|Title:||The production, circulation, consumption and ownership of scientific knowledge: historical perspectives|
|Citation:||Fyfe, A. (2020) The production, circulation, consumption and ownership of scientific knowledge: historical perspectives. CREATe Working Paper 2020/4|
|Key Related Studies:|
|About the Data|
|Data Description:||The study is based on archival research of the Royal Society of London and their involvement in the publication of the Transactions journal. The study draws mainly from secondary data, including journals and sales reports, of the Transactions in different time periods.|
|Data Type:||Secondary data|
|Secondary Data Sources:|
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|Data Analysis Methods:|
|Cross Country Study?:||No|
|Government or policy study?:||No|
|Time Period(s) of Collection:|
“Who owns the content of scientific research papers, and who has the right to circulate them? These questions are at the heart of current debates about improving access to the results of research. This working paper will use the history of academic publishing to explore the origins of our modern concerns. The Philosophical Transactions was founded in 1665 and is now the longest-running scientific journal in the world. This paper will follow the Transactions from its early days as a private venture of its editor to becoming the property of the Royal Society. It will explore the basis of the Society’s claim to ownership (which had very little to do with copyright) and reveals the ways in which the Society encouraged the circulation, reprinting and reuse of material in the Transactions during the eighteenth and nineteenth centuries. It will end by considering how things changed in the twentieth century, as commercial interests became increasingly influential in academic publishing and as new technologies brought new opportunities for circulating knowledge.”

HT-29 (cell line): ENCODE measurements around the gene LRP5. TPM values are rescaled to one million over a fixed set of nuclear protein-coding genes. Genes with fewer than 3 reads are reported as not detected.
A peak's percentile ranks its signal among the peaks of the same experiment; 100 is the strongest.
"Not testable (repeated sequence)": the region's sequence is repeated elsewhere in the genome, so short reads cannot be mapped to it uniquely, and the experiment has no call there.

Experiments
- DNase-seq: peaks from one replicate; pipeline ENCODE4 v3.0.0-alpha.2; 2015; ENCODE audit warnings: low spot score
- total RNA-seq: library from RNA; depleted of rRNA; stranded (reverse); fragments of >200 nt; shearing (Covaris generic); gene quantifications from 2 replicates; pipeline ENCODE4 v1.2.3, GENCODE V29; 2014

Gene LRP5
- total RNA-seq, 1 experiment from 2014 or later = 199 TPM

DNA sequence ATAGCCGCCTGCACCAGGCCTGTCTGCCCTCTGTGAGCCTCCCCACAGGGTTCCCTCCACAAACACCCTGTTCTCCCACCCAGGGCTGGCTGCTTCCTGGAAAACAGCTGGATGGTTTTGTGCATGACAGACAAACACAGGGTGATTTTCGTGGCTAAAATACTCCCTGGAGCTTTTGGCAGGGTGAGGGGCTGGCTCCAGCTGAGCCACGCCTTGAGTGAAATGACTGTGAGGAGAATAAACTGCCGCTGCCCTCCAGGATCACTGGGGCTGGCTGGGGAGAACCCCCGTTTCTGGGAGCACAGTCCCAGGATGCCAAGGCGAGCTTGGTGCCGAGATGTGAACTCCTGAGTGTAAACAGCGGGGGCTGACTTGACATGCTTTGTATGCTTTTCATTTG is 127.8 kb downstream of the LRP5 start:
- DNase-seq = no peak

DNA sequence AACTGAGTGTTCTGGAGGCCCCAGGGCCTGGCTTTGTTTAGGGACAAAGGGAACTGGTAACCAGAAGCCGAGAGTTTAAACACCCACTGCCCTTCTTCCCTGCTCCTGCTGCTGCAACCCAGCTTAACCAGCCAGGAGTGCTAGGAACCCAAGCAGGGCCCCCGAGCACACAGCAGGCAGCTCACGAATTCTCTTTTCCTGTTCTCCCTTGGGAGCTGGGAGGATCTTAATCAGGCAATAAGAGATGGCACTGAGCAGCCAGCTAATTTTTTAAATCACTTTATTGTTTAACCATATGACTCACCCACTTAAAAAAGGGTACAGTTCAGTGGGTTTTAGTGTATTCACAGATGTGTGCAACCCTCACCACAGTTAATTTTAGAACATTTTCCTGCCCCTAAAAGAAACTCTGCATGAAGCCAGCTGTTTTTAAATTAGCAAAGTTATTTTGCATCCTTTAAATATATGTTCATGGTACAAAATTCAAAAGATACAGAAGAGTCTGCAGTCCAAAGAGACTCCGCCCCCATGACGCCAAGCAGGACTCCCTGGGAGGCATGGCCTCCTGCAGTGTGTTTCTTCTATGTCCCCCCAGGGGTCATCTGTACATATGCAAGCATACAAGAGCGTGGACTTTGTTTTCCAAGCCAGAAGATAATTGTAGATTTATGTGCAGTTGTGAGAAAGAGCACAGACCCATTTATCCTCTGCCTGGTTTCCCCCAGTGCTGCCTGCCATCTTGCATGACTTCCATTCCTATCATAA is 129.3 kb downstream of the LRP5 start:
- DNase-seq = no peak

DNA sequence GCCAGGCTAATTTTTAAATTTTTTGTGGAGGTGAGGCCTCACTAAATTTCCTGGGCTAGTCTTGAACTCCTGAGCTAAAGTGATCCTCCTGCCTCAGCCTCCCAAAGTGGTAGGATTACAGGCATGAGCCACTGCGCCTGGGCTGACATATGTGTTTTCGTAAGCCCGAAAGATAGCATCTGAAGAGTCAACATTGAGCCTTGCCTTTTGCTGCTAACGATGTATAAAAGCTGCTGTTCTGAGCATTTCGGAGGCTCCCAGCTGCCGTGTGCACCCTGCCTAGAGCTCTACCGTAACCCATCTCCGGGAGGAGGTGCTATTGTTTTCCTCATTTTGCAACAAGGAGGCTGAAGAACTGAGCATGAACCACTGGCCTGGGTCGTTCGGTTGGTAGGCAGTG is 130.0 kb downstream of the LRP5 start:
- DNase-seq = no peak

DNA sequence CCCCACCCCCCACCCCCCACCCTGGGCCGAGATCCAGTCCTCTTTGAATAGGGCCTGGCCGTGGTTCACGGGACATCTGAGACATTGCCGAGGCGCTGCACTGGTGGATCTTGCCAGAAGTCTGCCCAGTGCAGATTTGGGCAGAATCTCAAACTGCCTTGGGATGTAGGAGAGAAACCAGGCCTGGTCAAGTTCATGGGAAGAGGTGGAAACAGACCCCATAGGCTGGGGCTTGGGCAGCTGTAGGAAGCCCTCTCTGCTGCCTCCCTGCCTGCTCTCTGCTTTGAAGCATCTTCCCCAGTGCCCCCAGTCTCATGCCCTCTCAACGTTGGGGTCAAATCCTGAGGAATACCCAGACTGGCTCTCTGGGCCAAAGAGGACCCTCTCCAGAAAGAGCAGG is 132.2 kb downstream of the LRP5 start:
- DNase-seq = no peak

Main Results of the Study
The study finds three waves of changes in the ownership and business model of the Transactions:
• The first wave, from 1665-1752, is known as the era of the ‘independent editor’. During this time, editors tended to be independently wealthy, aristocratic noblemen who could afford to finance the costs associated with producing the journal, which otherwise struggled to make any kind of profit.
• The second wave, from 1752-1954 is defined as the ‘scholarly mission’. During this time, costs continued to outstrip any income from sales as Transactions continued to be circulated non-commercially in libraries and other learned societies.
• The third wave, from 1955 to the present day is defined as the ‘commercial mode’, where publishing houses are profitable. The study points to the leveraging of copyright transfers in order to achieve this by offering new income avenues through rights of reproduction, distribution etc.
Policy Implications as Stated By Author
The study does not make any explicit policy recommendations.
Coverage of Study